Lily James may not be the first actor who comes to mind to play Pamela Anderson. The hair and makeup department(s) did award-worthy work, but James took it to the next level by capturing Anderson’s essence, which is arguably more important than anything when playing a real person. The British actor delivers a brilliantly nuanced performance, completely embodying Pamela from the distinct voice down to the way she chews her gum. It’s the element of the series that will likely be most talked about and praised, and rightfully so. James told Variety, “I wanted to get that energy and that impulsiveness and that spirit that she has when she’s in front of the camera.” She succeeded.
Sebastian Stan is always incredible in every role no matter the genre. He may not have as much in terms of hair and makeup, but Stan has a natural ability to fully transform into a character. As Siegel says, he’s a “straight-up chameleon.” Like James, the actor clearly studied Lee’s mannerisms and inflections, truly becoming the drumstick-twirling, life of the party rock star Tommy Lee. Stan also kills it on the drums, a skill that takes great commitment to learn.
Since the series is set in the mid-to-late 1990s, I fully expected a banger soundtrack and the series delivered. Throwback jams of various genres play throughout the series, and with the music comes the ’90s-era fashion. Tommy is often walking around in a thong and boots, covered in a sheen of sweat, and sometimes wearing a gorgeous silk robe. It’s definitely a look.
Pam & Tommy is a lot of things. It’s a fascinating look into one of Hollywood’s biggest scandals and the wild romance at its center. It’s a tale of revenge, fame, love, and greed, falling into multiple genres including black comedy, biographical drama, and true crime. I laughed, I gasped, I shed a few tears. It’s honestly one of the best miniseries I’ve seen in the last few years. Plus, Jason Mantzoukas (Big Mouth) voices Tommy Lee’s penis, which is something I fully support and greatly appreciate.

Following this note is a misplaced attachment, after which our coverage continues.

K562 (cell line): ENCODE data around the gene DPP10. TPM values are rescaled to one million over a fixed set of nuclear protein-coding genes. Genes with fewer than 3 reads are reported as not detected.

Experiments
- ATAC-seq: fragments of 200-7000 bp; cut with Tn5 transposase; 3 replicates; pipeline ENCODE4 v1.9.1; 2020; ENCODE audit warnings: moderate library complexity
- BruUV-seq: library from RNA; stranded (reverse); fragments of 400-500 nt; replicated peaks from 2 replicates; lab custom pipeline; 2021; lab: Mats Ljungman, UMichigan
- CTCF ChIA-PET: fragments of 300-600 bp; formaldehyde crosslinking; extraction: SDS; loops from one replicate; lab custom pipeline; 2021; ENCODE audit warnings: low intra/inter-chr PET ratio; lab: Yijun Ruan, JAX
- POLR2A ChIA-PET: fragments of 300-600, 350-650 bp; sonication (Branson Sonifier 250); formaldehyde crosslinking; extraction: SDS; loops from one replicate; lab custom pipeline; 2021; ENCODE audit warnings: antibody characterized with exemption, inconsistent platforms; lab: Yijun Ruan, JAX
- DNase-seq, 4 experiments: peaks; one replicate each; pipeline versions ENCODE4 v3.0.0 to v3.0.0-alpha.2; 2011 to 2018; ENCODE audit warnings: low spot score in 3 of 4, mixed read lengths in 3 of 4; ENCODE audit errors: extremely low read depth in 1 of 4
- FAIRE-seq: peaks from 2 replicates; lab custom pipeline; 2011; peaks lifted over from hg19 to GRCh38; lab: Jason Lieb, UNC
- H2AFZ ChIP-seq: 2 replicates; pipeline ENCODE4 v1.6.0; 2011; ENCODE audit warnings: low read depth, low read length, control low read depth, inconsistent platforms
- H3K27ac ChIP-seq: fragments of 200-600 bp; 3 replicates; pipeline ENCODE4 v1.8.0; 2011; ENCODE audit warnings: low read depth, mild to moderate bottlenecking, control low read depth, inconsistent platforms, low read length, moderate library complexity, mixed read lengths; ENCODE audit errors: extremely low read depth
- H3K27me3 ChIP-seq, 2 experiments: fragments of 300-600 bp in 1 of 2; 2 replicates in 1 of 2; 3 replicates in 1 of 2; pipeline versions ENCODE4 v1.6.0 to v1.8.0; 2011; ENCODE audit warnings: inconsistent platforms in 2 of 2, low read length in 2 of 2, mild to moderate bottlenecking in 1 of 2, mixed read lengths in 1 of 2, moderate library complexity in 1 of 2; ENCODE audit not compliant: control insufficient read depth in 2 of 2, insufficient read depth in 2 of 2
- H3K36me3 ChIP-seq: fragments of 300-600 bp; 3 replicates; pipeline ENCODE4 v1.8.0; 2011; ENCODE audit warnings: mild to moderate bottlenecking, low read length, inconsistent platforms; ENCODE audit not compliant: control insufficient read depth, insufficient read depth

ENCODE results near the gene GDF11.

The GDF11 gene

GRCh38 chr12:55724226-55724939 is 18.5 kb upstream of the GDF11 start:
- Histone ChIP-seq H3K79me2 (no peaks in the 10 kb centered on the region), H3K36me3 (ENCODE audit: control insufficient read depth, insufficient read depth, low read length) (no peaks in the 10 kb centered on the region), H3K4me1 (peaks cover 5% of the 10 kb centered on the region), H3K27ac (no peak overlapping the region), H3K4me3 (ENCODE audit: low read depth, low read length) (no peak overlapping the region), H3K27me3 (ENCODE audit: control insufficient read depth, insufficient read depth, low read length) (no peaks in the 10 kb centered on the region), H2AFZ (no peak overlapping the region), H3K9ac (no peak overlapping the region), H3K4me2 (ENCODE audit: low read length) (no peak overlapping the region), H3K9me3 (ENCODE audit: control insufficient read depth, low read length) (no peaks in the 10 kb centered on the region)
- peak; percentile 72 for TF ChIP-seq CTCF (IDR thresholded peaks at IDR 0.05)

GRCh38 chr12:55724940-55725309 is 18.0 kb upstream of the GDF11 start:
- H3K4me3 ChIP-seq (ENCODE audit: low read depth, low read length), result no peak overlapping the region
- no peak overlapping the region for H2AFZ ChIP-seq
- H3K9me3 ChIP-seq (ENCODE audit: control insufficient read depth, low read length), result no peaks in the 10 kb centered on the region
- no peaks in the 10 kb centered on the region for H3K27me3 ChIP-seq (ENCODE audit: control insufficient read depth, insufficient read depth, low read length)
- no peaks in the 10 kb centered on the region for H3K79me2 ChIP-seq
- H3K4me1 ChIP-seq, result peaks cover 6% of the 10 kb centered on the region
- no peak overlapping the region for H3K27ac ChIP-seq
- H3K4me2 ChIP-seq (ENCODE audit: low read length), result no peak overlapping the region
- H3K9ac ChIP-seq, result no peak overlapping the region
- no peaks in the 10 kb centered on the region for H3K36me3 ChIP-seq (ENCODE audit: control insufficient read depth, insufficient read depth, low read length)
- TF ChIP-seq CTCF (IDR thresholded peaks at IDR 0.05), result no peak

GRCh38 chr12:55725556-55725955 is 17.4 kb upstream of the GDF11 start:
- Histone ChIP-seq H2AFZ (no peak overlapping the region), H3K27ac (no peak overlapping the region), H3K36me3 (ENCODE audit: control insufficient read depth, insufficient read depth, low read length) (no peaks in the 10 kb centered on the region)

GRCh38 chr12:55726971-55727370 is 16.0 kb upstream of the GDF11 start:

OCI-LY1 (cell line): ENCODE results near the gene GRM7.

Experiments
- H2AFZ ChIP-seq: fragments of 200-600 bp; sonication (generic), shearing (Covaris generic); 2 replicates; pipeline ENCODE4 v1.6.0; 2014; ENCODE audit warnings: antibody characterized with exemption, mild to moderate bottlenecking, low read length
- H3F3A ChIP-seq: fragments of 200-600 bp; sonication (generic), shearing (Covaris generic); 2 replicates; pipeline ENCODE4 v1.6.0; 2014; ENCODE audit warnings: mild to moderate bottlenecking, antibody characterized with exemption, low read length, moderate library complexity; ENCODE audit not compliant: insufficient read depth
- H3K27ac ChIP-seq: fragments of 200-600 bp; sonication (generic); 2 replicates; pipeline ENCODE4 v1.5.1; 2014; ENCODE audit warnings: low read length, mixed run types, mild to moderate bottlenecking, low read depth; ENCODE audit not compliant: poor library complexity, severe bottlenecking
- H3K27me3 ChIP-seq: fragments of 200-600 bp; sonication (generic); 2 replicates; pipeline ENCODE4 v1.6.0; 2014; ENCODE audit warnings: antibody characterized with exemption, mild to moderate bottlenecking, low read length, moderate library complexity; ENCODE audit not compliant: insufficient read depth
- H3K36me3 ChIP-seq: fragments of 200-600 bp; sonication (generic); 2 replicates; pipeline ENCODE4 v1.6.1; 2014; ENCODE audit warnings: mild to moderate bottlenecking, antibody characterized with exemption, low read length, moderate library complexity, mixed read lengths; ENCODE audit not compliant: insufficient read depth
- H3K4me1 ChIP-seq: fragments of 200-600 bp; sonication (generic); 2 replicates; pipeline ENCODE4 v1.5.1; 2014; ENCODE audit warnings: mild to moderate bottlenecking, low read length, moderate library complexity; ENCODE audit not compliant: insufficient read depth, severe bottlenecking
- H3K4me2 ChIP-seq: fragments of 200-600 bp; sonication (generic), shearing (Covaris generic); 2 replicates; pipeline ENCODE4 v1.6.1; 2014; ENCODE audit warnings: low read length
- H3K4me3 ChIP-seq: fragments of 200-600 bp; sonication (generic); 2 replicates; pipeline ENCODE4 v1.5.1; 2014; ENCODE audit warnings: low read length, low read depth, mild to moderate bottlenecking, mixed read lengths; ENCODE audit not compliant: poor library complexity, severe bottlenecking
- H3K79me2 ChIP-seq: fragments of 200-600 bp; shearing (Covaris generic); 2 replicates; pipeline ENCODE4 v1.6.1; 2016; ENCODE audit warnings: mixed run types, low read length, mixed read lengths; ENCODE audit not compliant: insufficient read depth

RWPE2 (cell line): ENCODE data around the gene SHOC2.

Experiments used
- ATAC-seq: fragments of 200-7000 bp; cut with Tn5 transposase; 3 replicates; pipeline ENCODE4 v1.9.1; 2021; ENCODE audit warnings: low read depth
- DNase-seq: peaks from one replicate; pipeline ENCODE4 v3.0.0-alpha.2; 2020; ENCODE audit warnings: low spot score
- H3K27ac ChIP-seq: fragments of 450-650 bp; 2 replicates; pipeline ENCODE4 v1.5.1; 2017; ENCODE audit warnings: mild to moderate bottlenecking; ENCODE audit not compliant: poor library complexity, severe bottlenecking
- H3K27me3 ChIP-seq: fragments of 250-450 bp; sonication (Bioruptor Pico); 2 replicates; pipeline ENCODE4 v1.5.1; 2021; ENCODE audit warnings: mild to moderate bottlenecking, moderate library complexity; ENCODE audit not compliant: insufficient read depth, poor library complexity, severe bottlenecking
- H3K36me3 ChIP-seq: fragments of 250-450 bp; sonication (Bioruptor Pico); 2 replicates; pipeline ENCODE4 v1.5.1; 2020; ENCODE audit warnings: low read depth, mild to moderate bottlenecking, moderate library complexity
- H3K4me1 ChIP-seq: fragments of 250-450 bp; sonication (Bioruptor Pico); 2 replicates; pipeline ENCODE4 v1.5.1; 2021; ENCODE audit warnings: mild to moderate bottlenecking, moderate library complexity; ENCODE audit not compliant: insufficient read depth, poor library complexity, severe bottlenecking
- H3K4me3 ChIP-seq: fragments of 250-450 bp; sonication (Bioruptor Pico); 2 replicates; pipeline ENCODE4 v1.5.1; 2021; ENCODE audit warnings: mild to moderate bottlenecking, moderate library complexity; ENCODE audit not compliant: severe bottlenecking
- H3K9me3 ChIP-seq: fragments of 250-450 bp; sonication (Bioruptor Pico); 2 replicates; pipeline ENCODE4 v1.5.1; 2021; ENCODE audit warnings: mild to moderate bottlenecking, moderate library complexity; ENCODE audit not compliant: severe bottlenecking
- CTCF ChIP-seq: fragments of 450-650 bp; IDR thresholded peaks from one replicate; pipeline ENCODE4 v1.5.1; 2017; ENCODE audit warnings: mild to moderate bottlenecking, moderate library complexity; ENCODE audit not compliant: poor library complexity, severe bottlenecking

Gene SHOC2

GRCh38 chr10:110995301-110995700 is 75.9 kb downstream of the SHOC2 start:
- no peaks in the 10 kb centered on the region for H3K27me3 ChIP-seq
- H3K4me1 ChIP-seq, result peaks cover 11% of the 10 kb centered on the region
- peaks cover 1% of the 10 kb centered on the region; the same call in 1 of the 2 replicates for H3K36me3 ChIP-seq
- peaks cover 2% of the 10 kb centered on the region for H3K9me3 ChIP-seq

Pam & Tommy stars Lily James (Rebecca) as Pamela Anderson, Sebastian Stan (Fresh) as Tommy Lee, Seth Rogen (This Is The End) as Rand Gauthier, Nick Offerman (Devs) as Uncle Miltie, Taylor Schilling (Orange is the New Black) as Erica Gauthier, Pepi Sonuga (Queens) as Melanie, Andrew Dice Clay (Hap and Leonard) as Butchie, Spenser Granese (Fear the Walking Dead) as Steve Fasanella, Mozhan Marnò (The Blacklist) as Gail Chwatsky, Fred Hechinger (The White Lotus) as Seth Warshavsky, and Mike Seely (Dark Waters) as Hugh Hefner.
The series is produced by Craig Gillespie, Robert Siegel, and DV DeVincentis, along with Seth Rogen, Evan Goldberg, James Weaver, and Alex McAtee for Point Grey, as well as Megan Ellison, Sue Naegle, and Ali Krug for Annapurna.
Pam & Tommy begins streaming February 2 on Hulu.
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Cassondra Feltus is a St. Louis-based freelance writer best known for film, television, and pop culture analysis which has appeared on Black Girl Nerds, WatchMojo, and The Take. She loves naps, Paul Rudd, and binge-watching the latest series with her two gorgeous pups – Harry and DeVito.